International Queen Elizabeth Scholarship recipients set to graduate from VIU after taking on remote learning in Canada

After graduating from the College of African Wildlife Management in Mweka, Tanzania, Brighton Mbilinyi (left), Patricia Kayaga (right) and Whitney Lyimo (middle) heard through their mentors about an opportunity to study abroad at VIU. || Photos courtesy of VIU
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The three final international participants of Vancouver Island University’s (VIU) Queen Elizabeth Scholarship (QES) program will graduate this summer – marking the beginning of the final year of the program.

After graduating from the College of African Wildlife Management in Mweka, Tanzania, Brighton Mbilinyi, Patricia Kayaga and Whitney Lyimo heard through their mentors about an opportunity to study abroad at VIU. This marked the beginning of their journey to becoming QES recipients in 2019 and eventually becoming graduates of VIU’s master of arts in the sustainable leisure management program this year.

After arriving at VIU in 2019, each scholar decided on their own research topic within the broader VIU QES project theme of building resilience in coastal communities. Just a few months into their studies, COVID-19 forced students into remote learning and challenged them to reframe their research topics and methodology to complete their research completely online. This was no small task for the students, who were trying to conduct research in their home communities in Tanzania from afar.

Mbilinyi explored the role of safari tour guides in Tanzania; Lyimo studied the factors that helped women occupy tourism positions typically filled by men and Kayaga explored destination narratives created and shared by the Kenyan and Tanzanian tourism authorities during the COVID-19 pandemic.

“It was important for each student to focus on Tanzania and something that impacts the tourism industry and the sustainability of tourism in Tanzania,” said Dr. Aggie Weighill, the scholars’ academic supervisor and a VIU recreation and tourism professor.

Mbilinyi, who plans to work on a PhD next, discovered that safari guides are an important element for advocating for sustainability in the tourism industry.

“My research explored the major roles and responsibilities of safari guides, but also explored the challenges hindering safari guides from acting in a responsible, sustainable way,” he said.

Mbilinyi said he appreciated the welcoming, interactive learning approach at VIU and the many supportive resources, including a full library and field trips for learning labs.

“My two years at VIU were not only an opportunity to learn, but they also contributed to my overall lifetime experience, which will never be forgotten,” he said.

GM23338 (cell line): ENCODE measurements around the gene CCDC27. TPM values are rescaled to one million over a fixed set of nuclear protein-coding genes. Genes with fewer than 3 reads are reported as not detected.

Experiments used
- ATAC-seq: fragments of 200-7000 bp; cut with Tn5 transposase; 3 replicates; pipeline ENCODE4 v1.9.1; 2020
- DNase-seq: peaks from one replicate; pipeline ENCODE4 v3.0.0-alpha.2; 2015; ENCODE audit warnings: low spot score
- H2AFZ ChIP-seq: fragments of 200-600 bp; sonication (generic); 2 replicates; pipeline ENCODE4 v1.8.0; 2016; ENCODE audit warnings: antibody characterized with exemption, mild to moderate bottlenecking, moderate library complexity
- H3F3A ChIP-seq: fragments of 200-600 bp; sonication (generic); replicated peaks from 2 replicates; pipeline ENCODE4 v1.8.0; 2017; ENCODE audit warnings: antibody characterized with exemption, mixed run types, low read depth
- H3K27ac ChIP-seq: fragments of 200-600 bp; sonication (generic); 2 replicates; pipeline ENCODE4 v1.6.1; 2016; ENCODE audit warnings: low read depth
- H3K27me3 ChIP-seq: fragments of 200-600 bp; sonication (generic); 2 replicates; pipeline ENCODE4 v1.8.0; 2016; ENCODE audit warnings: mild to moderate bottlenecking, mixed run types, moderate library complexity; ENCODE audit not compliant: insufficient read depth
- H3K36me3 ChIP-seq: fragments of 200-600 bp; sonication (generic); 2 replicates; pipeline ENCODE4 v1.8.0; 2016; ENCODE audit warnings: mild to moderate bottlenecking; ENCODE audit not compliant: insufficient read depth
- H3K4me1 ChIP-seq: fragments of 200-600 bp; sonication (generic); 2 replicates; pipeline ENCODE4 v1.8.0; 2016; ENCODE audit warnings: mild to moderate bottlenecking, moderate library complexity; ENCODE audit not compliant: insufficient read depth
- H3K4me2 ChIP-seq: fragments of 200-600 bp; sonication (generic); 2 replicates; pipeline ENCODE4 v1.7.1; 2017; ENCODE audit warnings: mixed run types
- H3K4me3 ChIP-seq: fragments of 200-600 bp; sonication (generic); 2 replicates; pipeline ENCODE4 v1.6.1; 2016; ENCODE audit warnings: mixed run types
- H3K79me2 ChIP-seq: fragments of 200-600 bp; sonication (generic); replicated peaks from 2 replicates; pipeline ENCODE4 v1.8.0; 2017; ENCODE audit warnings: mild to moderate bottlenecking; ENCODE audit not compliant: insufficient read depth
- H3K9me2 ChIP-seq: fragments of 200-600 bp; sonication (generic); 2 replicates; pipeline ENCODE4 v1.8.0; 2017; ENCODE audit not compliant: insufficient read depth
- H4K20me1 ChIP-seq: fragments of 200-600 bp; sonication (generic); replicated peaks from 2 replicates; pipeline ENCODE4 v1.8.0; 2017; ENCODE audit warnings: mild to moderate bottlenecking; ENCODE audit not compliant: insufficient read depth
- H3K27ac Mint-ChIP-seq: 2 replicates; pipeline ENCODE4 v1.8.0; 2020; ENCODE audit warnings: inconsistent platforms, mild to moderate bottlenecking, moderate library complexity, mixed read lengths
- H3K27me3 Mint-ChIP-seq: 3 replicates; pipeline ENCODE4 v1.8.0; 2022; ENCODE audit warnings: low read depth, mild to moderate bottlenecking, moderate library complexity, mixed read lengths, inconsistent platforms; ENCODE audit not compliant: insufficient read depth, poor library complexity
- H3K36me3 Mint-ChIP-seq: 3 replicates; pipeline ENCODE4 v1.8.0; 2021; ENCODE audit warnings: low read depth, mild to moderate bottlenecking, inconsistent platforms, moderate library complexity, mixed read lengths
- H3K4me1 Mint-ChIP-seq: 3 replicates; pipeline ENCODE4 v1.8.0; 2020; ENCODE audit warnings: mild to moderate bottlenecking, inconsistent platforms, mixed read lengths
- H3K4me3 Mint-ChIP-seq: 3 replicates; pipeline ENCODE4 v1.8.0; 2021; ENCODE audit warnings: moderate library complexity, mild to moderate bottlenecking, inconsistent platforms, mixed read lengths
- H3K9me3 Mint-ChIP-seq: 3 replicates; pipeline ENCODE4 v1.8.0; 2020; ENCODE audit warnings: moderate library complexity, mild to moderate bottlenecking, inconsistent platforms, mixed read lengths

Kayaga compared how the Kenyan and Tanzanian tourism authorities created and shared their narrative through social media during the pandemic. She said she appreciated the multicultural and supportive learning environment at VIU. She also learned how to ski while in Canada. After finishing her thesis, Kayaga hopes to explore some tourism opportunities in Kamloops, where she currently resides, before she returns home to Tanzania to share the knowledge she has gained while completing her master’s degree. “It’s all about giving back to the communities,” she said.

Lyimo also completed a thesis as part of the program.

“My thesis aims to reveal different facilitators for women’s careers, which are part of the social context,” she said. “I conducted research that I believe honours the women of Tanzania and influences radical changes in gender equality. I have been able to share my knowledge about sustainable tourism and support women’s initiatives within tourism in Tanzania.”

During her studies, Lyimo said she enjoyed the small class sizes at VIU because they allowed for more direct contact with professors.

When she returns to Tanzania, Lyimo will continue to share her knowledge about sustainability with women in different organizations. “I am looking forward to sharing my research with important tourism stakeholders in Tanzania who might have an impact on the demands within the tourism industry,” she said.

Weighill believes the research the QES scholars have been doing in Canada has the potential to impact academic teachings, tourism policy and the ways tourism operates in Tanzania. “These three are critical thinkers who wish to be change makers and I am sure that when they return to Tanzania, they will impact their communities greatly.”

While graduation is on the horizon, the path to success for the Tanzanian scholars has been far from smooth. In addition to the anticipated highs and lows and stressors of any graduate program, COVID-19 has had a particularly profound impact on the scholars.

“Their success is quite remarkable when you consider the challenges they have overcome over the past year,” said Jennifer Sills, manager of education abroad and the QES program at VIU. “They have truly embodied our theme of building resilience. They have been challenged to reframe their research due to COVID-19, adapt to remote learning and have been separated from their families and loved ones far longer than anticipated due to the complexities of the global pandemic. Their success is a beautiful testament to their dedication and passion in their academic pursuits, but also to their home communities in Tanzania.”

With Mbilinyi, Kayaga, and Lyimo preparing to graduate this summer, QES opportunities for international students at VIU are now complete. However, Queen Elizabeth scholarship opportunities for Canadian students from VIU have been extended to 2022. 

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